Nine missing after Christchurch mosque attacks

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Brenton Harrison Tarrant, 28, has been charged with murder in relation to the massacre on Friday, in which 49 people were killed and 42 injured.

Handcuffed and wearing a white prison suit, Tarrant did not speak.

Two other armed suspects were taken into custody Friday while police tried to determine what role, if any, they played in the cold-blooded attack that stunned New Zealand, a country so peaceful that police officers rarely carry guns.

'Just 24 hours after the Christchurch shooting New Zealand bans semiautomatic guns!' she wrote in reference to New Zealand Attorney General David Parker's comments about banning the controversial weapons.

Bush also said that two suspects arrested at a police cordon during the attacks when a firearm was found in their auto were not directly involved in Tarrant's assault.

The attack is the worst shooting in the country's history and has seen its threat level raised to high for the first time. After investigations, Mr Bush said the woman had been released without charge.

From time to time people outside the cordon came to place flowers under a tree to express their condolences to the victims. He is likely to face more before his next appearance on April 5.

Most of the dead were killed at the Masjid Al Noor mosque on Deans Avenue, before gunfire broke out at Linwood Masjid six kilometres away.

New Zealand police said 49 people were killed and 42 were being treated for wounds, including a four-year-old child.

Hungry for any news, families and friends of the victims gathered at the city's Hagley College, near the hospital. She also says New Zealand will make "weekly compensation" available to victims' dependents on an ongoing basis.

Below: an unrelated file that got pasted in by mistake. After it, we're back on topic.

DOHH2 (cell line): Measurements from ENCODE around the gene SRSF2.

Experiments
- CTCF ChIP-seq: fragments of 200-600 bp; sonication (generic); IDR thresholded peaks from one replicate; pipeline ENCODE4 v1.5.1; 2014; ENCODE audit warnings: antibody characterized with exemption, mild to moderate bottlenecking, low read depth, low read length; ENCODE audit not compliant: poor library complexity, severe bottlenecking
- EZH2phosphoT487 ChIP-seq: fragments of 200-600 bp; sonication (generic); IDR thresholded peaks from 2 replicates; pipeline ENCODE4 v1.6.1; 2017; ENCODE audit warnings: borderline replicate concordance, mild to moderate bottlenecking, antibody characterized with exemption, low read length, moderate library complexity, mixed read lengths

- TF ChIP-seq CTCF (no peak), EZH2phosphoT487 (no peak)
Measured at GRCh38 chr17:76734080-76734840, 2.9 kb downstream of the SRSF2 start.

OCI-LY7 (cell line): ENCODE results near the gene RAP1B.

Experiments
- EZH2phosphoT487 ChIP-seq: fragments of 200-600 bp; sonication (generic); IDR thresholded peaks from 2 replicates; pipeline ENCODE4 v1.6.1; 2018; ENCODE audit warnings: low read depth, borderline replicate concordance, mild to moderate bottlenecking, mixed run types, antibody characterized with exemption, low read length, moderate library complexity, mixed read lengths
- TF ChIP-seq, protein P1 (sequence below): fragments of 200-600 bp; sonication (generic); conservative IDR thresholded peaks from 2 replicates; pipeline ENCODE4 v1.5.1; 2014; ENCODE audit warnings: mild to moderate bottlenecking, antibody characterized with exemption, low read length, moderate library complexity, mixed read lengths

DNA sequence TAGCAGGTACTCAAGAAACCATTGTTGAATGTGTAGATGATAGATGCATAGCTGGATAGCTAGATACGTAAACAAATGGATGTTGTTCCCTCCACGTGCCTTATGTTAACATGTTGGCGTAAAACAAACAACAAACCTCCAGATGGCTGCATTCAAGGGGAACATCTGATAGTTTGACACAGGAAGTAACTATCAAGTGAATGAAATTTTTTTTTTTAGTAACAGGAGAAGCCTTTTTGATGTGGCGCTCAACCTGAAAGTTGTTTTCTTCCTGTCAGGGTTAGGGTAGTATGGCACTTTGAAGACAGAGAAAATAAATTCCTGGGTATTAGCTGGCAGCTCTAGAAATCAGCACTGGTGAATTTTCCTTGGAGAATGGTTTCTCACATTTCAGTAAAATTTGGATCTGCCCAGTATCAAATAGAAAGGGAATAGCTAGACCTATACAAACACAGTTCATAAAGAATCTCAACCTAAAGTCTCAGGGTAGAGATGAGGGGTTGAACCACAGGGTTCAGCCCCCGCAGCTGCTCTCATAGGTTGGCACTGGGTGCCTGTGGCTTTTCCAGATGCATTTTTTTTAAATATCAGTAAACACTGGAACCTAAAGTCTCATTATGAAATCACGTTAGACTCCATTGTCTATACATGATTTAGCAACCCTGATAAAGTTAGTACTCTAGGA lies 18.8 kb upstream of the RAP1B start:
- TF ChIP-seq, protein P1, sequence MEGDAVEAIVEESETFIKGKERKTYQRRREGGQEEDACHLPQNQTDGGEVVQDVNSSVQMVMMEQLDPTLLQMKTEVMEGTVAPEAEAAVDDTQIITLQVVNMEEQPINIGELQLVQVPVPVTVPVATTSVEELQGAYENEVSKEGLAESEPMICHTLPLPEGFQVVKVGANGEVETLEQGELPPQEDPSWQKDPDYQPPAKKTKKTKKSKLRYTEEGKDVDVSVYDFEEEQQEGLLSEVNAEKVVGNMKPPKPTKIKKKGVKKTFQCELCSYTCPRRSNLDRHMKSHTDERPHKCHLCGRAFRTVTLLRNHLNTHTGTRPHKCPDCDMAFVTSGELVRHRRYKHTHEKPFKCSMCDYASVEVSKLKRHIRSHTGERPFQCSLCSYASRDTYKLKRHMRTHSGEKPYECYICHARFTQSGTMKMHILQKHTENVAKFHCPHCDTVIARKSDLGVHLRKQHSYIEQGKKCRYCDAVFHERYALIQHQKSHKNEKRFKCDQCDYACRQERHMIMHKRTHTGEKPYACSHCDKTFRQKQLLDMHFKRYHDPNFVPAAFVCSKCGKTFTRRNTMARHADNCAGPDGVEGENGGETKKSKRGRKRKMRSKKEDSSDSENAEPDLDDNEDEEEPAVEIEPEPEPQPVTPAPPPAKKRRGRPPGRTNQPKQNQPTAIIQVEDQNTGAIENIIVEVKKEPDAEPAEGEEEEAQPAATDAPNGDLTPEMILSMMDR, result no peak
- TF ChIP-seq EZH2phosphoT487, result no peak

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Prior to the shooting, Tarrant had no previous criminal record in either Australia or New Zealand and "was not known to authorities in connection with far-right violence", according to Ardern.

'Those decisions have yet to be taken, ' he told Radio New Zealand.

"I still don't know where he is", she said.

New Zealand police have described efforts to identify the victims as "detailed and complex work" that must be "completed thoroughly".

New Zealand citizens as young as 16, provided they pass a background check to get a firearms license, can possess a long gun.

"I can tell you one thing right now, our gun laws will change", Ardern said adding that a ban on semi-automatic weapons would be considered.

Ardern said the main suspect was a licensed gun owner who used five weapons during his rampage, including two semi-automatic weapons and two shotguns. Residents were mandated to turn in their semi-automatic rifles and other now-outlawed weapons.

Ardern called on the US government to show "sympathy and love for all Muslim communities", and told the press that "the person who has committed this violent act has no place here".

A host of world leaders, including US President Donald Trump and UK Prime Minister Theresa May, expressed sorrow and disgust at the attacks.

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